To see why shops are opening earlier, consider this simplified feedback model.  Suppose we have M & S, Debenhams, John Lewis and Jarrold’s in the city centre.  A long time ago all four shops used to stock their Christmas goods from December 1st.  One day M & S try to obtain the advantage over the other three by stocking their Christmas goods a week earlier (from November 24th).  Debenhams, John Lewis and Jarrold’s have three choices; they can do nothing, they can emulate M & S, or they can go one better and stock their Christmas goods earlier (say, from November 17th).  If they do nothing they risk losing a week’s vital Christmas trade from opportunist shoppers to M & S; if they emulate M & S then there’s nothing stopping M & S doing the same again, leaving Debenhams, John Lewis and Jarrold’s on the November 24th date and stocking their Christmas goods a week earlier (from November 17th). So, quite naturally in response they pick the best of the three options by stocking their Christmas goods earlier than M & S.  But it doesn’t stop there – what then happens is that each one of their competitors will look to outdo the other by choosing a date earlier than the others.  This continues over the years – and if you obtain the statistics you would find a pattern of increased early Christmas stock to match and/or outdo the competition.

This is what happens when feedback effects occur; the shops are continually under pressure to stock their Christmas goods earlier and earlier to obtain an advantage, which is why you see all these shops beginning their Christmas trading at times that are, to many of you, premature.  Their hand has been forced, lest they lose vital trade time to their competitors.  The shops are subject to "feedback" effects – whereby a particular parameter x changes and via a "feedback" route the change in x causes further change in x (thus x is "feeding" back to itself). Feedback systems, depending on the kind of feedback involved, can produce varying "curves" of change when plotted on graph paper – some of which are quite chaotic.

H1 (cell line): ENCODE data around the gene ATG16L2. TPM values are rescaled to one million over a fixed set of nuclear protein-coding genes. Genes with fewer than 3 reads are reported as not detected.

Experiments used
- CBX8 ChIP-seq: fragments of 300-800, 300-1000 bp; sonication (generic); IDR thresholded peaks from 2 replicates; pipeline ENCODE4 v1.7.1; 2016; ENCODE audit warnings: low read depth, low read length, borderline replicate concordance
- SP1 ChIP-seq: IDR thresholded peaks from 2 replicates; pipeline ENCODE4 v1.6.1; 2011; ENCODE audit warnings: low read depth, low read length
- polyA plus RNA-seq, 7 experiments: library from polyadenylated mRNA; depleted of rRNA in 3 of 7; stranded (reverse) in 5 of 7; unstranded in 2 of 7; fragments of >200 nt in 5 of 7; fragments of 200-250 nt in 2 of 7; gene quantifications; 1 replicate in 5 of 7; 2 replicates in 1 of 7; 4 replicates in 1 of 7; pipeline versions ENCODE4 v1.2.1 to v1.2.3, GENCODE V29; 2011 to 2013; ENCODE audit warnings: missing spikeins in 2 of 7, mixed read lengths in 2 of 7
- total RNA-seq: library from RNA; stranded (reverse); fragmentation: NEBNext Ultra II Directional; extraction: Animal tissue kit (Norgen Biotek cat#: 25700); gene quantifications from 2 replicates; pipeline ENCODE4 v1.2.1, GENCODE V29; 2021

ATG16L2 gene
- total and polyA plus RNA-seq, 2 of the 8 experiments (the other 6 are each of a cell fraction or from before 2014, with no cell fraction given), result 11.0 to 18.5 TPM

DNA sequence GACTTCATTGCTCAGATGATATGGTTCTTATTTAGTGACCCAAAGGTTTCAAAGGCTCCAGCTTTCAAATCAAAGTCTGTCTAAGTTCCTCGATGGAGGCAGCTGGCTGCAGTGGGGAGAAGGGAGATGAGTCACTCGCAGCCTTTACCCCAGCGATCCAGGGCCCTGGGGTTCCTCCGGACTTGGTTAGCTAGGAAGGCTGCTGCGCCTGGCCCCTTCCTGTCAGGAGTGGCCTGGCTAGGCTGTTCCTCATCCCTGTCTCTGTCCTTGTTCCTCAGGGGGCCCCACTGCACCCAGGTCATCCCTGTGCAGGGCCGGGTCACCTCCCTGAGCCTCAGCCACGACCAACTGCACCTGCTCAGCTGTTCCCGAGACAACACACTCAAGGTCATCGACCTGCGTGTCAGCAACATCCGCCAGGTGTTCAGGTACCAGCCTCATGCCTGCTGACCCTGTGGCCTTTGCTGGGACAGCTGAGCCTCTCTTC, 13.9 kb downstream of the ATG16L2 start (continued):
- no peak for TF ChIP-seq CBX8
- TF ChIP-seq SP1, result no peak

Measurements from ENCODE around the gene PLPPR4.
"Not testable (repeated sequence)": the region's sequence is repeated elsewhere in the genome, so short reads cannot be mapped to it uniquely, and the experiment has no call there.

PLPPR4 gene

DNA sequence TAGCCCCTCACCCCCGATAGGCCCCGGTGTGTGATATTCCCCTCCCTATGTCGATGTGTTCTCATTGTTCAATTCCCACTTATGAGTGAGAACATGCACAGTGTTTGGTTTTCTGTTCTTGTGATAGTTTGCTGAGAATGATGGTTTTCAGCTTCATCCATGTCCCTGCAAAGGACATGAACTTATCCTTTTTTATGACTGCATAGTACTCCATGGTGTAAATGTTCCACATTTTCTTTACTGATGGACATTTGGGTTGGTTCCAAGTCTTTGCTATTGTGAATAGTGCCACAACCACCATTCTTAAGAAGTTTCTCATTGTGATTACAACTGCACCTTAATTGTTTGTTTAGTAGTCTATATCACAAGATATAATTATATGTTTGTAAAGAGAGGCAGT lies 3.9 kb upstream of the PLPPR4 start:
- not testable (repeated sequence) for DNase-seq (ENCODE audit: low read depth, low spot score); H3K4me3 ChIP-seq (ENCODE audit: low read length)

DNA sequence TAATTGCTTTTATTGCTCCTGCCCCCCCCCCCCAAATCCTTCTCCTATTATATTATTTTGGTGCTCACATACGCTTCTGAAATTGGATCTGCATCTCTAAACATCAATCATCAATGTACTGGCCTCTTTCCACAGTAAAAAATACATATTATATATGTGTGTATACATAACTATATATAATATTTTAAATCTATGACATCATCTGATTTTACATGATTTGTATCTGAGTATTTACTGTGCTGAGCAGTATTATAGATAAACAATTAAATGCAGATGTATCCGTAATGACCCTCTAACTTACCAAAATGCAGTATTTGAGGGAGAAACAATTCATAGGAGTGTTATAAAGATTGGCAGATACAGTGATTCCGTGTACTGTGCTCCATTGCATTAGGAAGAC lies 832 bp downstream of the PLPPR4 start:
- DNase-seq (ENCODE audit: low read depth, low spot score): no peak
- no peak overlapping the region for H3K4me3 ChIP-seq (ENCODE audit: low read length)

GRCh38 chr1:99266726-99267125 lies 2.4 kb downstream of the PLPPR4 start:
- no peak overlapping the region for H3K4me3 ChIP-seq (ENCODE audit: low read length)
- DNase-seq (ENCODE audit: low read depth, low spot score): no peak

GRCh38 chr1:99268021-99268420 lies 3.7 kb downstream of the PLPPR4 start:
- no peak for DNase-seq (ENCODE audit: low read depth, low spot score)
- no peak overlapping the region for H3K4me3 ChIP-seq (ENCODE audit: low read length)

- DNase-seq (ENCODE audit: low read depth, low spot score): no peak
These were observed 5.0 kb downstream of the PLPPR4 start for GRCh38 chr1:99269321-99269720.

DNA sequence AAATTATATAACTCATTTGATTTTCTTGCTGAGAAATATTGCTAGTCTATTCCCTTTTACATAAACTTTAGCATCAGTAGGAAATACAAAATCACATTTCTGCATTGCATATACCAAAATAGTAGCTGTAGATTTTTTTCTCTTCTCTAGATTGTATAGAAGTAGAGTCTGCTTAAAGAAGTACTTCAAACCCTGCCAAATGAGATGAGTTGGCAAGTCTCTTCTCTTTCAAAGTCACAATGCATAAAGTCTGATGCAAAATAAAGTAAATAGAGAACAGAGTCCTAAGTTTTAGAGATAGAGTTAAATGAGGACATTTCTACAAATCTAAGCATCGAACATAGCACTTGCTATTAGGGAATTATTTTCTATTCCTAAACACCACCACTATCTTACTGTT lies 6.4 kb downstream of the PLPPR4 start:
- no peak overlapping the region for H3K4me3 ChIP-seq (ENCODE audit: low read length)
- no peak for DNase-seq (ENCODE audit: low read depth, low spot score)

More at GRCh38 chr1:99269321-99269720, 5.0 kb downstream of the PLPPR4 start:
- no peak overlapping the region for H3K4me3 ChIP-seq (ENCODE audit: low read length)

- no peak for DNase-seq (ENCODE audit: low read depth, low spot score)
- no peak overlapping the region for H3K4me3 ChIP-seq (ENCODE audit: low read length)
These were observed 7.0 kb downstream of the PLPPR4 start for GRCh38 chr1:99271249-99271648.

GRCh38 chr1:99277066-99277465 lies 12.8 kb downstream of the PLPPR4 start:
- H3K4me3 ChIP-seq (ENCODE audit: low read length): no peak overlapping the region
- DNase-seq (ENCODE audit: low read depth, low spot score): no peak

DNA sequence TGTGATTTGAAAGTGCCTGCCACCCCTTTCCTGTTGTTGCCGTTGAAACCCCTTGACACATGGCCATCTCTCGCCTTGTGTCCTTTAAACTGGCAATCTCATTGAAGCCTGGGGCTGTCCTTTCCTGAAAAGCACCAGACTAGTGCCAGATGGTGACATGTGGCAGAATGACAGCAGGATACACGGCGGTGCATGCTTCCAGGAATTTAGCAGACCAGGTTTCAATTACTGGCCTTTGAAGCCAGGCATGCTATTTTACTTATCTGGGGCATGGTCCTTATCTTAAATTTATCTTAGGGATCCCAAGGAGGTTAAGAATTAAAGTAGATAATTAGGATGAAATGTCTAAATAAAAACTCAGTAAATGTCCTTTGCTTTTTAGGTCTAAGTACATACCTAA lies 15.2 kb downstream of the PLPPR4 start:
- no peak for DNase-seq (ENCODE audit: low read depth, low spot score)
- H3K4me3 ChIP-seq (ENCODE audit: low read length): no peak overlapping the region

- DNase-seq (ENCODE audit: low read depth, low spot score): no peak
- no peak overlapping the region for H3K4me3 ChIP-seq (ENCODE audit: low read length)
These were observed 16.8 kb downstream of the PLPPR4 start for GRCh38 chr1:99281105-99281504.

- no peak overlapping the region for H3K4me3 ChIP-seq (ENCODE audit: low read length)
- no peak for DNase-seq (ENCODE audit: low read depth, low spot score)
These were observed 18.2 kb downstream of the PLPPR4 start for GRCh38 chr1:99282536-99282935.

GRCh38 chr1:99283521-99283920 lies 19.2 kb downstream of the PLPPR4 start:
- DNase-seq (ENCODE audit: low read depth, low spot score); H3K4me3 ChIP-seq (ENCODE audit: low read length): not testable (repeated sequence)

There is a ‘but’ of course – if it were just down to procuring an advantage by trading earlier then M & S, Debenhams, John Lewis and Jarrold’s would all begin their Christmas trading earlier and earlier to the point where it is far too early for Christmas considerations.  But, of course, it isn’t like that – there is a balance to be struck, because the shelf room they take up with Christmas stock amounts to a loss of shelf space for other more saleable goods if they are displayed too premature for the festive season.  The decorations, wrapping paper, cards, bumper chocolates, etc would be counter-productive stock if they were displayed in August in the hope of obtaining a festive head start on the rival shops – which is why the balance between being too early and too late in the year is of huge importance.